When multinational companies have -exclusive marketing rights over medicines, they tend to demand high prices which are often unaffordable to the vast majority of people living in developing countries - the price of a medicine is not determined by public health needs nor related to production costs.
It is now well known that there are massive differences in prices of anti-retroviral treatments, depending on whether the drugs are protected by patents or not. However, price is also a barrier for the efficient treatment of other prevalent diseases in developing countries, as they require the use of recent antibiotics which are still under patent.
Azythromicin is an antibiotic used to treat respiratory and sexually transmitted infections, which are among the most highly prevalent diseases in developing countries. In Kenya, azythromicin is - patented by the pharmaceutical company Pfizer and marketed under the trade name Zithromax®. The Kenyan trade price per 250mg capsule of Zithromax® was US$2.70 in October 2001. In India, where pharmaceutical products are not covered by patents, many generic manufacturers market azythromicin. Because of this competition, the Indian retail price for Pfizer's Zithromax® is much lower than Kenya's trade price: US$0.84 in March 2001 (3.2 times cheaper).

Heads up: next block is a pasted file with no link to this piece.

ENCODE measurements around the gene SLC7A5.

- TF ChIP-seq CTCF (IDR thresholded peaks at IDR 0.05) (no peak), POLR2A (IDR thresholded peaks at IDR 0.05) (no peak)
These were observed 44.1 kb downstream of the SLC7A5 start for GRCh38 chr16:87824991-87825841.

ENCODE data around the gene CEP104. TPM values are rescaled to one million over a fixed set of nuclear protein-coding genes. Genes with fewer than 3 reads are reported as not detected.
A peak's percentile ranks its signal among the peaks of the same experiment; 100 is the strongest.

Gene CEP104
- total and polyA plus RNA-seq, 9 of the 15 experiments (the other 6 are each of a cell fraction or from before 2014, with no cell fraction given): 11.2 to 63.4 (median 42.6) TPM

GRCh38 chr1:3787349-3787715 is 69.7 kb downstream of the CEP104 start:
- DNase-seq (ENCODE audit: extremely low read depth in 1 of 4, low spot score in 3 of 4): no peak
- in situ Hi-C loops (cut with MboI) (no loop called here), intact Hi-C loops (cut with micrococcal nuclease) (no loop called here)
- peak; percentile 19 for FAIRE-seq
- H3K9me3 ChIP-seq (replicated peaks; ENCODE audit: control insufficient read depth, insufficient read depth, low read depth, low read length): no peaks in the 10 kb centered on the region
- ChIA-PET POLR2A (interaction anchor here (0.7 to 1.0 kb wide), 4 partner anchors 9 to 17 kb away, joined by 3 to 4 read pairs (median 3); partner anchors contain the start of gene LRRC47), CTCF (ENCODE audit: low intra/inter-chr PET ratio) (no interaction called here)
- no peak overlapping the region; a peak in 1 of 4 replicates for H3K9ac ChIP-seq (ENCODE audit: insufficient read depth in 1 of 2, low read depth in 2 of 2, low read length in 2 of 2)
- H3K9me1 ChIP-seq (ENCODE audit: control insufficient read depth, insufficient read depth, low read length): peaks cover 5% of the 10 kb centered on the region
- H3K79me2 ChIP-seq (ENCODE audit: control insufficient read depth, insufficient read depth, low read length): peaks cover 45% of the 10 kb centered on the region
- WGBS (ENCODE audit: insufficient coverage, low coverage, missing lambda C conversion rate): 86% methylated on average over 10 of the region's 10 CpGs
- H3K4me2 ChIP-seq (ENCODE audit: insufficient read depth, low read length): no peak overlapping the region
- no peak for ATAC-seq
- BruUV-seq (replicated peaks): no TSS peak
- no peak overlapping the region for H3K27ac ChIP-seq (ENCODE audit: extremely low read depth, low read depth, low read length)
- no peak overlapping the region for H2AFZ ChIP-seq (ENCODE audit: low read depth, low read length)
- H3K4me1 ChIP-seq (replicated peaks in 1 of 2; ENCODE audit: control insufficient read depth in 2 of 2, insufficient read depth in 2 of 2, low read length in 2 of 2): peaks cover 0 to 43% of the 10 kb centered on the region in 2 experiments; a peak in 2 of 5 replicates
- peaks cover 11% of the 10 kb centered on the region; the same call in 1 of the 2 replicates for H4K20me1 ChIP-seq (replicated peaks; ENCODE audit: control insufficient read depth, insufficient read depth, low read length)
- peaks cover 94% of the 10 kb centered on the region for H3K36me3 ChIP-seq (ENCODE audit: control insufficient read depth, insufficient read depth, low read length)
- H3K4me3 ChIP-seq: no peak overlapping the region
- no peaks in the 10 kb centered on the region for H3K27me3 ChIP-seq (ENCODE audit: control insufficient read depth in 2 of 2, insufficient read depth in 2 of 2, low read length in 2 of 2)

The TRIPS Agreement allows for parallel importation, which enables countries to obtain patented medicines at the lowest price available on the market. Developing countries must be allowed to use this legitimate mechanism to reduce the -overall cost of medicines. If Kenya were to parallel import India's cheaper Zithromax®, more than twice as many people could be treated on the same budget.
Furthermore, if the Kenyan government issued a compulsory license (another TRIPS safeguard) for azythromicin, generic versions of the drug could be imported from India, where retail generic prices range from US$0.39 to 0.54. Kenya could then treat 5 to 7 times more patients on the same budget.